BAUCUS: Well, that's a separate side issue. It's not -- SGR is really not part of health-care reform. SGR is basically what Medicare pays providers, especially doctors in this case, and we'll find a way to deal with SGR. That's not going to be an issue. We'll find a way.
UNIDENTIFIED FEMALE: Senator, several Democratic members have said that they have grave concerns about this bill, and they feel that you made too many concessions to Republicans. How concerned are you that you may not have enough Democrats on your committee to pass this bill?
BAUCUS: There's no doubt in my mind this is a very balanced bill that's going to get various -- going to get support. I've talked to Democrats. I've talked to Republicans about this bill, just intensively, and I can tell you that in those conversations, there are some who think I've not gone far enough. There are some on both sides of the aisle that think I've gone too far.
And this is basically within the framework that President Obama outlined in his State of the Union address and made it very similar to what he suggested. And, again, I talked to senators, Democrats, Republicans. Some think too much, too little. And I think I've come up with a good, balanced bill that can pass the Senate and that will work with all those senators.
Clearly, this is just the early stage. First there's committee here. There will be amendments offered. There's no doubt about that. And I expect some of them to be pretty good amendments, amendments that I will support. Then we've got -- then we'll merge with the health committee. And, you know, there's a lot -- it will be on the floor. I mean, there's lots of opportunities here to -- but stay within the confines of, you know, under $900 billion and trying to find a balanced approach here. And, again, some want more. Some want less. I think this is a very, very good beginning.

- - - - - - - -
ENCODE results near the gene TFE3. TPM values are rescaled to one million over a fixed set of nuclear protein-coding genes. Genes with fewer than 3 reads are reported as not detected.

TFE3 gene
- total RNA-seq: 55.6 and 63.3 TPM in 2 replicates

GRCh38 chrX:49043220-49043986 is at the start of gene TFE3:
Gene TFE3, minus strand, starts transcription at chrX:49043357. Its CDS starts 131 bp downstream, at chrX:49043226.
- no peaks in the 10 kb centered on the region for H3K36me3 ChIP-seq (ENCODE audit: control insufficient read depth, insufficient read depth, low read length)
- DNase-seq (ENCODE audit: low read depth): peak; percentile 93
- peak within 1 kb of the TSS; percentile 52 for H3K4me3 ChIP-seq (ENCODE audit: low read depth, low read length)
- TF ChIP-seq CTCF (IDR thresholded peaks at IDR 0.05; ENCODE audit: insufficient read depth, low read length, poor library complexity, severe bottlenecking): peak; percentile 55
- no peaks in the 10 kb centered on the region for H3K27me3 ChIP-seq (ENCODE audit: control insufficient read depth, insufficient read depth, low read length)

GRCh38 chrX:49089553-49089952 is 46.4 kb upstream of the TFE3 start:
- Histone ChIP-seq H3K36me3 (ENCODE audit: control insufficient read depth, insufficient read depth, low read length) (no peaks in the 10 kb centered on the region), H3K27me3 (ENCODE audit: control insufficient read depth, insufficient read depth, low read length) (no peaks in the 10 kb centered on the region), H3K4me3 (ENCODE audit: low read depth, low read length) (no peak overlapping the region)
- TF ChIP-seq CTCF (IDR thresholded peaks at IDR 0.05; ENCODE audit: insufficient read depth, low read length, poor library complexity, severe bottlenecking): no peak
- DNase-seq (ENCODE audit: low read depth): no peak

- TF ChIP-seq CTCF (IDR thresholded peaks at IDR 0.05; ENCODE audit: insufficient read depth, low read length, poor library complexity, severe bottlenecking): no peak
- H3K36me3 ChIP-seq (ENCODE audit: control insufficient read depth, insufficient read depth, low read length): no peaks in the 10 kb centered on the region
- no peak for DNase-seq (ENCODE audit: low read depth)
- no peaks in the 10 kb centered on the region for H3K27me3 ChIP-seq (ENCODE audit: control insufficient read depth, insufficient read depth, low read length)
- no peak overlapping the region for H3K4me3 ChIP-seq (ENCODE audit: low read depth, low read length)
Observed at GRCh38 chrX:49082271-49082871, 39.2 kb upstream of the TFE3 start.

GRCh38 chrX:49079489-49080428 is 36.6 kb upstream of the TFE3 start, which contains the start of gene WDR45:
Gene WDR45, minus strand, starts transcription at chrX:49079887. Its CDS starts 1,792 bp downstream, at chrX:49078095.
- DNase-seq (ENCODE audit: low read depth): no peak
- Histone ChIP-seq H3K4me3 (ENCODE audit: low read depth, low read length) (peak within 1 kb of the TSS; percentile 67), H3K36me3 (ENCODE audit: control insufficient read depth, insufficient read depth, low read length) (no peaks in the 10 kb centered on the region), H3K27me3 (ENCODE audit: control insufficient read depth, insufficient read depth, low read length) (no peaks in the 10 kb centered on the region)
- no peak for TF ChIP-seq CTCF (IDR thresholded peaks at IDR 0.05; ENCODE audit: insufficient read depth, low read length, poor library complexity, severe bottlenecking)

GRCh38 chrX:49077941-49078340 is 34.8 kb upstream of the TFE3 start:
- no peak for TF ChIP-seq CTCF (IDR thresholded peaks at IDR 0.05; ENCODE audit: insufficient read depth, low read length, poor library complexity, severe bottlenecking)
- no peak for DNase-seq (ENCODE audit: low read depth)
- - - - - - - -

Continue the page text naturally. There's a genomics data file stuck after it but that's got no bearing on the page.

UNIDENTIFIED FEMALE: Senator, there was a statement that says the bill is deeply flawed and that it...
BAUCUS: I beg your pardon?
UNIDENTIFIED FEMALE: The head of ASCME has put out a statement that said it (UNINTELLIGIBLE) taxes health benefits and provides health plans that provide benefits for many middle-class families, in other words, the Cadillac tax that you talked about. Can you tell us how that came about, and how is it that you'll be sure that cost isn't going to trickle down?
BAUCUS: Yes, well, first, it's -- the president endorsed it in his message to the country. Second, it's a measure that -- that many of us have supported for some time or some versions of it. Senator Kerry in particular has been pushing that measure. And it's basically a tax, frankly, on insurance companies, and I think it's appropriate to get the fat out of the insurance companies.